Bluebeard’s Castle: memoir’s dark side
My readers probably don’t accuse me of holding back, of being too discreet, and of hiding the truth. And yet I’ve been realizing more and more that there are things I just don’t write much about. My disability. My family of origin. Things I know which somehow seem too…well, not exactly scary but not “appropriate.”
Poetry, with its figurative language, can reveal as well as hide, a kind of dance of the seven veils done by the writer for the reader’s delectation.
But what about prose?
In the fairy tale, the evil Bluebeard tells his most recent wife she can go into any room in his castle. Then he gives her a key to that room. And off he goes . Of course she opens the door. And finds the corpses of his previous wives. Some hanging on hooks. Some moaning as ghosts. And has to be rescued by her sister and brother. It is impossible to go into—and get out of—that room alone.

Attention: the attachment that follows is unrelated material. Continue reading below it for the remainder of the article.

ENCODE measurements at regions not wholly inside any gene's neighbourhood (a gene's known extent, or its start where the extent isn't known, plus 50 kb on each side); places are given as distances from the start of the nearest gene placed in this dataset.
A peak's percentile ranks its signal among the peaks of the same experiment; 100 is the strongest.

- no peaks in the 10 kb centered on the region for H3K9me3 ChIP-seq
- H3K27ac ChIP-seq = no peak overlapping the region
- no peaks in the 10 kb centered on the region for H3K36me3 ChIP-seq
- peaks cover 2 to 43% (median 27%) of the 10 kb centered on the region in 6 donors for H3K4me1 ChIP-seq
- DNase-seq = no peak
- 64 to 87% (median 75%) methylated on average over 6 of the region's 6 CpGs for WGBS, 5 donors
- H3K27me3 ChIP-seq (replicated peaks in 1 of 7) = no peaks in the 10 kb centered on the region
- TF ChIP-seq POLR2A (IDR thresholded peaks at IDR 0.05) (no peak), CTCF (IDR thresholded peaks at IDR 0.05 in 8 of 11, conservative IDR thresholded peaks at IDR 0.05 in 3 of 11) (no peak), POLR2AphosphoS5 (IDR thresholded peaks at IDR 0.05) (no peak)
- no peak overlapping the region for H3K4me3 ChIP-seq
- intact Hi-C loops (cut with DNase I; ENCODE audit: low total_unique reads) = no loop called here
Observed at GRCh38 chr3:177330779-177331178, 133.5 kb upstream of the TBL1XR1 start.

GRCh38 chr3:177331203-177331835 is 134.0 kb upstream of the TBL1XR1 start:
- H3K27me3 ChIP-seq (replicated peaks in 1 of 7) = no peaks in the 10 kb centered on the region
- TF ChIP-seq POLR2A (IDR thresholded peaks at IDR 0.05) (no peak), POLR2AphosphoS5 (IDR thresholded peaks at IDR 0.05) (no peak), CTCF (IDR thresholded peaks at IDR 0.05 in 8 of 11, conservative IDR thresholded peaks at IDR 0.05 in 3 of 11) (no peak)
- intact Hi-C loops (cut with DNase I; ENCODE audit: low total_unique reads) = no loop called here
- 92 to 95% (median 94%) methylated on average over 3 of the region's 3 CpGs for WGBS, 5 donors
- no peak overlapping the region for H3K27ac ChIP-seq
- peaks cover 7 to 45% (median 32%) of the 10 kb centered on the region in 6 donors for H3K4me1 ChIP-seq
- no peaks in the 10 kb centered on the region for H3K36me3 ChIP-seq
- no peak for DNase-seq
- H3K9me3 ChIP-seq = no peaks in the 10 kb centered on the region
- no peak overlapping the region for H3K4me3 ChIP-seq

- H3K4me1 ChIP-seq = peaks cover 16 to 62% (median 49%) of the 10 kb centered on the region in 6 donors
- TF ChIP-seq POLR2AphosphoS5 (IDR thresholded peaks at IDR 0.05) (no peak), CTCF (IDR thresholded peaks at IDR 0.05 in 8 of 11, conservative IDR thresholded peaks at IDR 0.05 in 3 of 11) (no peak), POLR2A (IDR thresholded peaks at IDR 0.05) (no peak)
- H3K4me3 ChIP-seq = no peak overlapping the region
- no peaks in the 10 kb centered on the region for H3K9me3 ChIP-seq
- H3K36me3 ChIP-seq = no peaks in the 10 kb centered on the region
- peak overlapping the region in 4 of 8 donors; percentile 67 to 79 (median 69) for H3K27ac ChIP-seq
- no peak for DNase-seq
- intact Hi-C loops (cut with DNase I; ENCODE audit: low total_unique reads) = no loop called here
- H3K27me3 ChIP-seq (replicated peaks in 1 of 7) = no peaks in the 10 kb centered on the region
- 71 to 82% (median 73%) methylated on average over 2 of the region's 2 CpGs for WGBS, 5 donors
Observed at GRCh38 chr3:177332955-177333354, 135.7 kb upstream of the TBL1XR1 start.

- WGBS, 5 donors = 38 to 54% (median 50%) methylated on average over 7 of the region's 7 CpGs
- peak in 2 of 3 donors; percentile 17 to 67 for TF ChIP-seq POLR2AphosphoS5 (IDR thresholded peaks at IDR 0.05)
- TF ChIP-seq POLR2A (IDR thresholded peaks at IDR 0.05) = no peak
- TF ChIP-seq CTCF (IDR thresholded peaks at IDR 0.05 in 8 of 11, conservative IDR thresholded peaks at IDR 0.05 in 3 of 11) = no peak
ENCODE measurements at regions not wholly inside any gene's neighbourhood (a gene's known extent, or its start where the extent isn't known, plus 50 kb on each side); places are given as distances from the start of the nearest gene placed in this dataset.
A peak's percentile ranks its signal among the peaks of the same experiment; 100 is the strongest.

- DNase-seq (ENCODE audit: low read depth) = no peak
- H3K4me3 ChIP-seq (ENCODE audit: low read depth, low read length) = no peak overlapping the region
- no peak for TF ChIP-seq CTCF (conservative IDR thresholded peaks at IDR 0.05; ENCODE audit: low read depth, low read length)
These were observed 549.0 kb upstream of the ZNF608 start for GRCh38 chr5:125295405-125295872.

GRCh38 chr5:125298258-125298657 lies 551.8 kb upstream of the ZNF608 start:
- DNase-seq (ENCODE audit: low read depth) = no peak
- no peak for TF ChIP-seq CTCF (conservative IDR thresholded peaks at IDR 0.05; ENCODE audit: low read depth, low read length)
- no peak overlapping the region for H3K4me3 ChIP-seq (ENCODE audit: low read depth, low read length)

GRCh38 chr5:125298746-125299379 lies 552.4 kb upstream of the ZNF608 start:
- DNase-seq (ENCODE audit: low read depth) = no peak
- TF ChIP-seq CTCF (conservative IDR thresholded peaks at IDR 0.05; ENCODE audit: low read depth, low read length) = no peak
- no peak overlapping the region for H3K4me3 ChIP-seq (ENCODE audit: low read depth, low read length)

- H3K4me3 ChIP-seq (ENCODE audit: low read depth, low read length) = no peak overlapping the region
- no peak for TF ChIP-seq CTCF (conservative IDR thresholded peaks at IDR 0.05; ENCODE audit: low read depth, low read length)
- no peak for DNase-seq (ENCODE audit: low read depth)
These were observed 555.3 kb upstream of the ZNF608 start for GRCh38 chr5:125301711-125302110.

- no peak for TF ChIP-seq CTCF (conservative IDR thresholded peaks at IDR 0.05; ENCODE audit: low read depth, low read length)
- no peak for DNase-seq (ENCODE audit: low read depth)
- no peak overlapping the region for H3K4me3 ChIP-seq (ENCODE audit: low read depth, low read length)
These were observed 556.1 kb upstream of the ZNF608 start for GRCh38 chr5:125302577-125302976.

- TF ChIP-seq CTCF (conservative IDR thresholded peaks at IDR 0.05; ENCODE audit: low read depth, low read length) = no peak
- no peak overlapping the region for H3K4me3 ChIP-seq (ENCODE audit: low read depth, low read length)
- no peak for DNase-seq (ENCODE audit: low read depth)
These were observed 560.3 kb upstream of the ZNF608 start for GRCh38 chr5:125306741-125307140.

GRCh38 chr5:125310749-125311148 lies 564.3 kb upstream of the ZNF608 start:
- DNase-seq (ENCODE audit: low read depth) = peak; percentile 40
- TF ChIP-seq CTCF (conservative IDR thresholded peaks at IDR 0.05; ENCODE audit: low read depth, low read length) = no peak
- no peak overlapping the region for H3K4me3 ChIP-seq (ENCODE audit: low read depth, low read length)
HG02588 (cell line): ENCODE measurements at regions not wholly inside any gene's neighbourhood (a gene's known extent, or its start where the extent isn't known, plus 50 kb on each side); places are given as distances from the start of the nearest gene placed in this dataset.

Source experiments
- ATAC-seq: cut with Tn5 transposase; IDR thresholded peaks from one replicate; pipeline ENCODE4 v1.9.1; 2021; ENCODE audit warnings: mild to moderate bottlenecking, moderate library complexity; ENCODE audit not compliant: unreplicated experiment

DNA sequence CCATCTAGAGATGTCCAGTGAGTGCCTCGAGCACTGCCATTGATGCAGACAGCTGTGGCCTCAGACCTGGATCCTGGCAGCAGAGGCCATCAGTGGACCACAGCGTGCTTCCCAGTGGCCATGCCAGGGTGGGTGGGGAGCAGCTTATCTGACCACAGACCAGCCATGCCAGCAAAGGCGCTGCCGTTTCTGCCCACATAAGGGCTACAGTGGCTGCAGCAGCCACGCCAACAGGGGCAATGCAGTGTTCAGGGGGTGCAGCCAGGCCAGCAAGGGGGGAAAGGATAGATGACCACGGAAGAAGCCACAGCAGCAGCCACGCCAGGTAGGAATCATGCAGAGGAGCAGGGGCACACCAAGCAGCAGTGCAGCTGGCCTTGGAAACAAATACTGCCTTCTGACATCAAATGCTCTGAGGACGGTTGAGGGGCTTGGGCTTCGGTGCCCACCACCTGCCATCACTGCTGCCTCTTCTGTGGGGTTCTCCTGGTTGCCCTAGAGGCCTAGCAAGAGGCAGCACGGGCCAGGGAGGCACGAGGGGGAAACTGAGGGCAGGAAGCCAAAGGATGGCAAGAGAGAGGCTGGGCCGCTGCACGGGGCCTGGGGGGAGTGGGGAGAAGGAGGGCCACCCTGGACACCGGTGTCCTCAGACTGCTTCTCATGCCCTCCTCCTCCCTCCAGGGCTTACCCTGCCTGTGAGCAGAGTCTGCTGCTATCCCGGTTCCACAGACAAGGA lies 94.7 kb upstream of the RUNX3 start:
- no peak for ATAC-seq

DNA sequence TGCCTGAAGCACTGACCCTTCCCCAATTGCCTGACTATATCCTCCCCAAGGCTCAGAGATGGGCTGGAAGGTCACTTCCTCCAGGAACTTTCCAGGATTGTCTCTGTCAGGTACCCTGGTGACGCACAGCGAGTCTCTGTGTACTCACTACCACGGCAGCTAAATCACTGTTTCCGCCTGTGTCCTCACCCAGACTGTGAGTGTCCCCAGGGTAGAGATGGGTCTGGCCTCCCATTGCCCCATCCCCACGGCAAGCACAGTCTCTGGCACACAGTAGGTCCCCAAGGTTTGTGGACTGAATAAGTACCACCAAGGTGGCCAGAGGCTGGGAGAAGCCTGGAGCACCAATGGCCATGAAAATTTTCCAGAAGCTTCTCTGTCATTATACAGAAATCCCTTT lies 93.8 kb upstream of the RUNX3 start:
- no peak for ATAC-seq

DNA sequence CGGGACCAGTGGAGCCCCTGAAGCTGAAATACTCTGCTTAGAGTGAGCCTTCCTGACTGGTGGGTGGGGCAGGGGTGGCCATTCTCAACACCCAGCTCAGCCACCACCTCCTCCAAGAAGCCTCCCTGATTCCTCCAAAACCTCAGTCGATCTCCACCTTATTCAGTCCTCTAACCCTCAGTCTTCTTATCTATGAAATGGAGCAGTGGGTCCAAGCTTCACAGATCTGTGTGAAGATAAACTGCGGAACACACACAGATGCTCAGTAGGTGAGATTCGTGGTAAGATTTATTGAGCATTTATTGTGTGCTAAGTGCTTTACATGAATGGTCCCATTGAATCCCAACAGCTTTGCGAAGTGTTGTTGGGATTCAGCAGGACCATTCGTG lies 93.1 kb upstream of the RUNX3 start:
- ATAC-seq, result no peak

I’m sixty years old. I’ve always loved Life in Hell, a weekly comic strip by Matt Groening, creator of The Simpsons. My favorite: one little creature asks another, as they look at the spooky abode on a mountain top, “Why do people go into Count Dracula’s Castle when it is CALLED Count Dracula’s Castle?”
Because we deny the frightening truth about things. Maybe this time the castle will be Club Med. But probably not.
So what to do as a writer? I’m making a list of topics that haunt me, even if I have no idea where they should go. What I knew about the bar scene on Polk Street before AIDS. My father’s stroke. Suicide hot lines. The end of the SDS. Maybe even some things I just brushed against, don’t really own, haven’t digested, will never understand.
I do wonder if I can write about them.